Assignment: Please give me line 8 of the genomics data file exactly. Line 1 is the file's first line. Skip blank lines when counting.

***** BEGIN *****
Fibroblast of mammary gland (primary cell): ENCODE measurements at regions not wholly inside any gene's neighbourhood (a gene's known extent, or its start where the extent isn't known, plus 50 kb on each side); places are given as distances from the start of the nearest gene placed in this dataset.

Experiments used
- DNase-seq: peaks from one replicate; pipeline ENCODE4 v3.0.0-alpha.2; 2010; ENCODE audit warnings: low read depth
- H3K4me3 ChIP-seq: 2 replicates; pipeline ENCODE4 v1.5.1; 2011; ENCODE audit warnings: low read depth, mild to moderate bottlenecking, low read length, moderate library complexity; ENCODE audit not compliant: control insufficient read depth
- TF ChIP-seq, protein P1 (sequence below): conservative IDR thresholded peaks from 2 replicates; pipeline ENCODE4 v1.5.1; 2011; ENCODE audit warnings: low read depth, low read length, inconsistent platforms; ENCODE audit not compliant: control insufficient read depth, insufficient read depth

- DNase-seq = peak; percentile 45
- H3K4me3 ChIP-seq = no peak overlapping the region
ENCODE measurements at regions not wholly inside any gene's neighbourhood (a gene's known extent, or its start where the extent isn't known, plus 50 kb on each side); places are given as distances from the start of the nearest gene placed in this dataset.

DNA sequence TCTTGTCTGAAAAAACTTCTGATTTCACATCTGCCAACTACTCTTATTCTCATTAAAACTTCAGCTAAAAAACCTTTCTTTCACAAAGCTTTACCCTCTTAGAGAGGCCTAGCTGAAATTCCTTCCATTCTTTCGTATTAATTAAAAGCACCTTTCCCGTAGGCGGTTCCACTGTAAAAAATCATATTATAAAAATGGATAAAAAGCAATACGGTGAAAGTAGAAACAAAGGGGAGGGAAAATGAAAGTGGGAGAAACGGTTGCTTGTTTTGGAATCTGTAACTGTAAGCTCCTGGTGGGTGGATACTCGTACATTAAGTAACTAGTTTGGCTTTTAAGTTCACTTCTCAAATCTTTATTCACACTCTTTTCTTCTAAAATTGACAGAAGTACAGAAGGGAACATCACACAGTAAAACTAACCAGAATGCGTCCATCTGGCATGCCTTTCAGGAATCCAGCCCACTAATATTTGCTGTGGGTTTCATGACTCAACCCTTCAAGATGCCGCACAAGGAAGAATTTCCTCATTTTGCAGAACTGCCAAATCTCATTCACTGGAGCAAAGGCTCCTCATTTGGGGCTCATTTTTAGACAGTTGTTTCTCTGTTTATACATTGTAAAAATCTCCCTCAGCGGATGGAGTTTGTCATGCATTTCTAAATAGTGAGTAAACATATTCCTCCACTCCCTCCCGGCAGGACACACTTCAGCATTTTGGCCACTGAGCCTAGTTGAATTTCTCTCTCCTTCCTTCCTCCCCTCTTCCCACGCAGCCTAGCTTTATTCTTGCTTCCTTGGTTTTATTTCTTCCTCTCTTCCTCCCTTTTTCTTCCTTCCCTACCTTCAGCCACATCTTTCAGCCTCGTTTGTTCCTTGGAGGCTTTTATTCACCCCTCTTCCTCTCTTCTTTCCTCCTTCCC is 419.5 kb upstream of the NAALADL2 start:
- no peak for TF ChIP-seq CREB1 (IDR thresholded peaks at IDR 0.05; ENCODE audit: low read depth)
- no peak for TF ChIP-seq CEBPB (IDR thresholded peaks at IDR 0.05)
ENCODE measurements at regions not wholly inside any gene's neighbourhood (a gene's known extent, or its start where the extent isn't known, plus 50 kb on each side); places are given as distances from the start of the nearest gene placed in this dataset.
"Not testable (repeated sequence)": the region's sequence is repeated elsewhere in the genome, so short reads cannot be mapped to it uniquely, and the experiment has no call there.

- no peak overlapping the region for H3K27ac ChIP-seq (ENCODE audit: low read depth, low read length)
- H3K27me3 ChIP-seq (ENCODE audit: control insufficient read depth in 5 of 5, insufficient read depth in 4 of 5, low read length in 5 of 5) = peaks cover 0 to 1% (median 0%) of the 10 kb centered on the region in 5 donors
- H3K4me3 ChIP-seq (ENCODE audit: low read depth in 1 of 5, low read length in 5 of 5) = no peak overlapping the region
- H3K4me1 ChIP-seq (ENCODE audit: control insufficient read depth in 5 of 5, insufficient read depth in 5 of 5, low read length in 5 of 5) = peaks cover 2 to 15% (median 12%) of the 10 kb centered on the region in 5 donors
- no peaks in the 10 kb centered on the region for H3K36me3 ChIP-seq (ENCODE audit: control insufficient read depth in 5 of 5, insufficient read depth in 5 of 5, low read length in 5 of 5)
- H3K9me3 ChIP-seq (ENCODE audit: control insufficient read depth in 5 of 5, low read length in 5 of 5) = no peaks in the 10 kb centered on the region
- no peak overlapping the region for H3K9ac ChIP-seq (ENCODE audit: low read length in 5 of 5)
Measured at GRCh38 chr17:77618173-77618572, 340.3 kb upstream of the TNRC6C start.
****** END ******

ENCODE measurements at regions not wholly inside any gene's neighbourhood (a gene's known extent, or its start where the extent isn't known, plus 50 kb on each side); places are given as distances from the start of the nearest gene placed in this dataset.